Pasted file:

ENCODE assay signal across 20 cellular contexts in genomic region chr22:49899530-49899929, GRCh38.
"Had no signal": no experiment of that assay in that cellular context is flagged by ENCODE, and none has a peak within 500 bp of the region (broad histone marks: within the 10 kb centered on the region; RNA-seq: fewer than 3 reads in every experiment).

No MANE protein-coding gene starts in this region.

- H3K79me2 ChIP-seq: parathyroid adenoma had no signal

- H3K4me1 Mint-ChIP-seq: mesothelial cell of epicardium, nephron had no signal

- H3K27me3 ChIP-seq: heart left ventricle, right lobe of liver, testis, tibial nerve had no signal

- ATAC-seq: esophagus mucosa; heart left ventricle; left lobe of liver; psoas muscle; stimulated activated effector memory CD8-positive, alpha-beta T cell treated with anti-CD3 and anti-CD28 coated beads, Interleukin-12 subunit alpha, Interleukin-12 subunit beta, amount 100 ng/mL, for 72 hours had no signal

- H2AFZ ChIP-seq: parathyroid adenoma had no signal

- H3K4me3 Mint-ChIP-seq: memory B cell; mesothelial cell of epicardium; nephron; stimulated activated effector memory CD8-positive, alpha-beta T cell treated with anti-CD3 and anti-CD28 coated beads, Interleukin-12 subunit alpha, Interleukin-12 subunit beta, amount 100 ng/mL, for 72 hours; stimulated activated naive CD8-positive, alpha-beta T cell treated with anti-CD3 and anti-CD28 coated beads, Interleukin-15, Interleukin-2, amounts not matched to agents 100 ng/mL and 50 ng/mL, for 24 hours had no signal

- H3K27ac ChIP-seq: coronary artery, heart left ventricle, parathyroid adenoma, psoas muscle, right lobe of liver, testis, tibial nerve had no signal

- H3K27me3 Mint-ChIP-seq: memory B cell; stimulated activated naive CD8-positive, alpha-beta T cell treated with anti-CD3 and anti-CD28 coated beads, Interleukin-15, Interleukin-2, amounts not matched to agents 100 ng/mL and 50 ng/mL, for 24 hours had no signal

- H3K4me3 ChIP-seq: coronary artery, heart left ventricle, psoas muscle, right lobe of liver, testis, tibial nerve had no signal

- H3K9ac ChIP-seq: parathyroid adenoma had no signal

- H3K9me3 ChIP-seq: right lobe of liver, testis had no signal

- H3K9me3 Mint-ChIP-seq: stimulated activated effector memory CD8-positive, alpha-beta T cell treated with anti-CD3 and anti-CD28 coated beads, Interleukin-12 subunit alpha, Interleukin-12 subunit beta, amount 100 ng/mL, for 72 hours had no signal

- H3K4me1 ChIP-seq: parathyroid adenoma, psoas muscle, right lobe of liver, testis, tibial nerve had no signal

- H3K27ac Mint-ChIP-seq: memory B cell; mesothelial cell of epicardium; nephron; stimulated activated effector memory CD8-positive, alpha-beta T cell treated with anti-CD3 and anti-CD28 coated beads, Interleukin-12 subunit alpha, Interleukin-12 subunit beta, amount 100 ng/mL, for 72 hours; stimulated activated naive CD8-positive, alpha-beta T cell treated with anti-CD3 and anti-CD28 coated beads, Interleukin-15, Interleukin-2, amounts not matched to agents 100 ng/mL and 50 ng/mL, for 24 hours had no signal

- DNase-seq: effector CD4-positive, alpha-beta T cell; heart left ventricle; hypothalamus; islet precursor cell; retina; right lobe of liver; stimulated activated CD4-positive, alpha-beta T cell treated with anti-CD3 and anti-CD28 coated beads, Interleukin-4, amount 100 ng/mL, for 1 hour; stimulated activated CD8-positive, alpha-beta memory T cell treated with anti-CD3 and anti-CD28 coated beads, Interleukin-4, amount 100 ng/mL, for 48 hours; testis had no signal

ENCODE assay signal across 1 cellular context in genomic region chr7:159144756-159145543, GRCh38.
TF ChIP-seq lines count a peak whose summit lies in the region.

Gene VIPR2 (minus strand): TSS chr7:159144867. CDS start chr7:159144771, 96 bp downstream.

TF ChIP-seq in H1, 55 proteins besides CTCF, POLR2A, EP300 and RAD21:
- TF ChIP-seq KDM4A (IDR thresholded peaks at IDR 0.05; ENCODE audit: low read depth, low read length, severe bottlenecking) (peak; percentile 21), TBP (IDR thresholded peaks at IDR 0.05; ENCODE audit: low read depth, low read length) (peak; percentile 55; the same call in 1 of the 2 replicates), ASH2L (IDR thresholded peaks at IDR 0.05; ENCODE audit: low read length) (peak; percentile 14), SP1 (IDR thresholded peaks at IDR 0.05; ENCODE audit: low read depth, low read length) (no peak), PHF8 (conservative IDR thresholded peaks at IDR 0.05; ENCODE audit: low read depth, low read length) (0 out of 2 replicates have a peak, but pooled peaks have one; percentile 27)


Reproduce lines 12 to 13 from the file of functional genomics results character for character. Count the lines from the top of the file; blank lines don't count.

- H3K4me3 ChIP-seq: coronary artery, heart left ventricle, psoas muscle, right lobe of liver, testis, tibial nerve had no signal

- H3K9ac ChIP-seq: parathyroid adenoma had no signal